I also like Make Me a Perfect Murder. One bit I really love is when Van Devere enters her office, in her first scene with Columbo, and he is lying on the couch, reading something, IIRC. He pulls up his glasses and looks at her. Glasses on his forehead, neck brace, cigar in his mouth. Very eccentric and striking image. It would tell anybody who's never seen the show before that this guy may not look like a leading man, but he is going to be a major presence in the story. And that is followed up with Columbo asking her to walk toward him as if she was holding a gun in her hand. Great stuff.
Also in that episode, I remember greatly liking the part in which Columbo is sitting down outside the safe, thinking and puffing on his cigar. Then he steps inside and finds the scratches in the metal boxes. The lighting is superb-- his silhouette, the cigar glowing in the dark and the smoke. And the percussive music is magnificent. It has these metallic hits that sound like the victim banging on the safe door, crying for help.
I enjoy that one. The solution is a bit weak --not in cleverness, but in terms of not feeling enough like it would lead to the killer being convicted--, but the setting, acting and characters are great. Pleasence feels relieved that he gets caught at the end. Fine moment.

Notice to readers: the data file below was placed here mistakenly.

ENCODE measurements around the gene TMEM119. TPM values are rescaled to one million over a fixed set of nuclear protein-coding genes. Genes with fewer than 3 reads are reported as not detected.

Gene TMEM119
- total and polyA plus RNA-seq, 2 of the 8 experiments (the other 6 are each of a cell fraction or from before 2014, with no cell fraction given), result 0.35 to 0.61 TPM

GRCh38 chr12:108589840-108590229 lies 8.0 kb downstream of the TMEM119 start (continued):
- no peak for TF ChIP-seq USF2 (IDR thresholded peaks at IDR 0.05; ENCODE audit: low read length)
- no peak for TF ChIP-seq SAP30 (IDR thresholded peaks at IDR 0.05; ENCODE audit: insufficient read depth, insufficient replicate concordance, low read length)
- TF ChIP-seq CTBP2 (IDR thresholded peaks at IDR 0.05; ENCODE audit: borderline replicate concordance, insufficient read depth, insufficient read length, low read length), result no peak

Though if we talk season 3, the Johnny Cash episode is second to none. The ending is truly touching. Cash makes the most out of it.
Think I read something about the series not being renewed or similar, too (can't remember where). The "whodunnit" bit was a bit strange. Can totally understand them wanting to change things, but it could have been done better. Didn't think much of that episode in general, either - in comparison with the other episodes of season five.
Good points about Make Me a Perfect Murder. That couch scene you mention is great - just love hove they did that. Regarding Trish Van Devere: Make Me a Perfect Murder is one of the few episodes where I find an actor/actress just as good, if not better than Falk himself. Van Devere stole the spotlight in that episode.
Haven't seen Cash in many acting roles, but really like him in this one. I wonder; was this role written with Cash in mind, or was it a case of brilliant casting?
A Christian and at the end. He expresses sorrow at his actions, so much. He tells Columbo he would have handed himself in, as he wouldn't be able to live with himself.
Good point. The role definitely suited Cash, that's for sure!
That is true. Enjoyed every scene he shared with Falk!
Was unaware of most of these facts, with the exception of the cameo's of Jeff Goldblum and Jamie Lee Curtis, Columbo revealing his first name, and that Falk himself directed an episode. The return of the modernist house from the first episode took me by surprise; hadn't noticed that at all!